To ensure that everyone has a chance to read the blog before class, post your response by 4:30p the afternoon before class.

Blogging will be worth 20% of your final grade.

(3) Each student will participate on a multi-institution House of Leaves discussion board.

During our reading of House of Leaves we will be joined by four other classes on four other campuses (Converse College, Emory University, Temple University, and the University of Mary Washington) who will be simultaneously reading the novel. Our “networked” reading of House of Leaves will play out on, a forum in which students from all five classes will discuss the novel. You will begin at least two threads and post at least four responses on the forum; other details about the assignment will follow. At the end of our time with House of Leaves you will analyze and reflect upon the experience of reading a networked novel in a follow-up reflection paper. We will take a break from regular blogging during our House of Leaves weeks.

Participating in the forum and writing the reflection paper will be worth 15% of your final grade.

(4) Each student will perform two annotations.

During the course of the semester you will work on two “annotations,” in which you heavily annotate a single “page” from one of the works we study. The first annotation must be on House of Leaves. The second annotation will be on a digital work of your choice.

Each annotation is worth 10% of your final grade.

(5) Each student will create a digital work of literature of their own, either from “scratch” or through remixing an existing piece of electronic literature.

The work will be accompanied by an artist’s statement. The creative work is worth 15% of your final grade.

(6) Each student will write a final analytical paper about a work of literature that could be considered “post-print.” The paper will involve some research and will require you to frame and sustain an argument about the work, and place that argument within the broader cultural conversation about the themes you are studying.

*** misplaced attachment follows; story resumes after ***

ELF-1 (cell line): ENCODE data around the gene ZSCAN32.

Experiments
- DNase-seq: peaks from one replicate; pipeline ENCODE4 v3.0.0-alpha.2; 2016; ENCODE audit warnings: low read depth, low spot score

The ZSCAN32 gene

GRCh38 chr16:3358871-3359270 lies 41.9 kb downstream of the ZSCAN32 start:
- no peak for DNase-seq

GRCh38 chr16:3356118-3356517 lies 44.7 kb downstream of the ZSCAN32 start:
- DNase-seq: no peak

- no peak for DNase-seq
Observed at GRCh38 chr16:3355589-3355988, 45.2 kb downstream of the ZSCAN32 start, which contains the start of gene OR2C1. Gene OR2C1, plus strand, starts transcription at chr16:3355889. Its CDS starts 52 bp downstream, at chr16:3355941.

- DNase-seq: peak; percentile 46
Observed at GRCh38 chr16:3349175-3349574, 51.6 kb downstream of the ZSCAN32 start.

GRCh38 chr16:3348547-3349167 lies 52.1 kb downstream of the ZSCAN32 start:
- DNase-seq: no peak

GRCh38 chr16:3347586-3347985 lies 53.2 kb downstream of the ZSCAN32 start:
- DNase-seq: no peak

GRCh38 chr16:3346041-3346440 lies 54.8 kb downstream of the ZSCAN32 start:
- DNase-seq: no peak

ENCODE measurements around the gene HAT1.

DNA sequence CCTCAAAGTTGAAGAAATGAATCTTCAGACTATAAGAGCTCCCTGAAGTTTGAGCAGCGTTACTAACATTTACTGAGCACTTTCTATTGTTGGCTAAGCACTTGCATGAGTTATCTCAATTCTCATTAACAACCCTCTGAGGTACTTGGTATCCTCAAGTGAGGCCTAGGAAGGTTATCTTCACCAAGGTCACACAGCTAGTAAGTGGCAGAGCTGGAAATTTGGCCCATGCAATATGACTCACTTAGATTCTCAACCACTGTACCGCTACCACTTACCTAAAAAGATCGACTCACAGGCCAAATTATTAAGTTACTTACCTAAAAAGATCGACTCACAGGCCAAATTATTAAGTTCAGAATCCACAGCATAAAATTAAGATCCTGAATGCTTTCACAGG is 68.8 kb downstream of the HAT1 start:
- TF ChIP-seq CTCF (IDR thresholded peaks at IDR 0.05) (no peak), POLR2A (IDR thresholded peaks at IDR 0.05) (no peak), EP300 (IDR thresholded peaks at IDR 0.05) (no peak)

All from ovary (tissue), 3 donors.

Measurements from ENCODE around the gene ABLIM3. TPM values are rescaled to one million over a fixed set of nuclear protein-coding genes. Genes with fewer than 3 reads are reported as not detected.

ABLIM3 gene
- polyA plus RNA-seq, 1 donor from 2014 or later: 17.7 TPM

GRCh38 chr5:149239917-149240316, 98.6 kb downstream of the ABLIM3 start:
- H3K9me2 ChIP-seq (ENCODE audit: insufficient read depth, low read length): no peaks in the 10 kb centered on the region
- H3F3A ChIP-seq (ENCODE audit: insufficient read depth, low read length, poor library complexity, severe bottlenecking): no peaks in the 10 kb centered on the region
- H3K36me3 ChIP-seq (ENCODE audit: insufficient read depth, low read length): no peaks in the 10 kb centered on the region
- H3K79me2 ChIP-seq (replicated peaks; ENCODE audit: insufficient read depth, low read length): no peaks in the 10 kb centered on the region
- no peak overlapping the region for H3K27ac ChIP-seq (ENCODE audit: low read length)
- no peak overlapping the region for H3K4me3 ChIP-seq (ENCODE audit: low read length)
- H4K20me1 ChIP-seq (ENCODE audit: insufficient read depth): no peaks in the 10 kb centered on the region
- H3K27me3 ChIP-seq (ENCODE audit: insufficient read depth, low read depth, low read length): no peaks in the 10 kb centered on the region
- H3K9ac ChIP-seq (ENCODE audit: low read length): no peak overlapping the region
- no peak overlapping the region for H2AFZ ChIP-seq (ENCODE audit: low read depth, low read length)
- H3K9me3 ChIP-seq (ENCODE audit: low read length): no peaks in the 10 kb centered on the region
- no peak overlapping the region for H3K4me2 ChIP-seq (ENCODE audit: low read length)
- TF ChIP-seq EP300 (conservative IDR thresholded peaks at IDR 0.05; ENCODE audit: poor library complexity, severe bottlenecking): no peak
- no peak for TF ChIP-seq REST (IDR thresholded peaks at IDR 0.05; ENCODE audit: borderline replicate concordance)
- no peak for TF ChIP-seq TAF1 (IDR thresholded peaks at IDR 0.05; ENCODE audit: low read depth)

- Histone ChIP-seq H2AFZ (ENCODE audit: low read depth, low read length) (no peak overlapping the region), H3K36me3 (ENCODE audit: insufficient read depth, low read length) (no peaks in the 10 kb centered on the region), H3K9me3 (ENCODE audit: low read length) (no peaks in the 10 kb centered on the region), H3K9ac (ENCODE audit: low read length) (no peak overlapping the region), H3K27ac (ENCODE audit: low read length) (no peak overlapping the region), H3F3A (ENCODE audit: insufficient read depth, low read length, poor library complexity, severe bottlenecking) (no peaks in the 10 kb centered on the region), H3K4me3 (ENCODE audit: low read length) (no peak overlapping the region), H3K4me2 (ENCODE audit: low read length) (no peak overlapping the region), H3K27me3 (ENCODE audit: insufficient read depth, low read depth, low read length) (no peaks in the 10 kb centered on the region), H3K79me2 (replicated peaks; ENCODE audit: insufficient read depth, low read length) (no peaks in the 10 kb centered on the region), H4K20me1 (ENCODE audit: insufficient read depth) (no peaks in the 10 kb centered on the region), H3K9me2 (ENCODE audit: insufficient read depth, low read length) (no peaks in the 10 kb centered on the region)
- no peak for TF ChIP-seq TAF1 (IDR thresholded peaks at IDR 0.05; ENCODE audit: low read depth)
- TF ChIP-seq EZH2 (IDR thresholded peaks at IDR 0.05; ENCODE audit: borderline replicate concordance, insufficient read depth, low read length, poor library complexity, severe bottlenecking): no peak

The final paper will be worth 15% of your final grade.


Grading BreakdownI give every assignment a letter grade, except for individual blog posts, which are graded on the 0-4 scale above. In order to calculate your final grade, I convert the letter grade of each assignment into a percentage, weighted according to the chart on the right. I use the following standard grading scale:

A+ = 100% / A = 95% /A- = 90%
B+ = 88% / B = 85% / B- = 80%
C+ = 78% / C = 75% / C- = 70% / D = 65%
F = below 60%

Attendance is mandatory (excepting medical emergencies or observation of religious holidays), and more than two unexcused classes will dramatically reduce your class participation grade, effectively lowering your final grade by one step.

Honor Code

Remember that all written assignments must follow MLA research guidelines. Never take credit for someone else’s ideas or words and always document your sources. George Mason University has an Honor Code, which requires all members of this community to maintain the highest standards of academic honesty and integrity. Cheating, plagiarism, lying, and stealing are all prohibited. All violations of the Honor Code will be reported to the Honor Committee. See for more detailed information.

If you do not own a style guide that covers MLA format, I recommend getting one. I also encourage you to begin using Zotero, a freely available open source reference manager for Windows, Mac, and Unix, which runs as either a Firefox extension or a standalone application.

Classroom Courtesy

Laptops and other devices may be used in class but only for classroom activities such as note-taking or reading. Text messaging unrelated to class is not acceptable. Late arrivals and early departures from class are disruptive and should be avoided as well.

If you are a student with a disability and you need academic accommodations, please see me and contact the Disability Resource Center (DRC) at 993-2474. All academic accommodations must be arranged through the DRC.

Emergency Information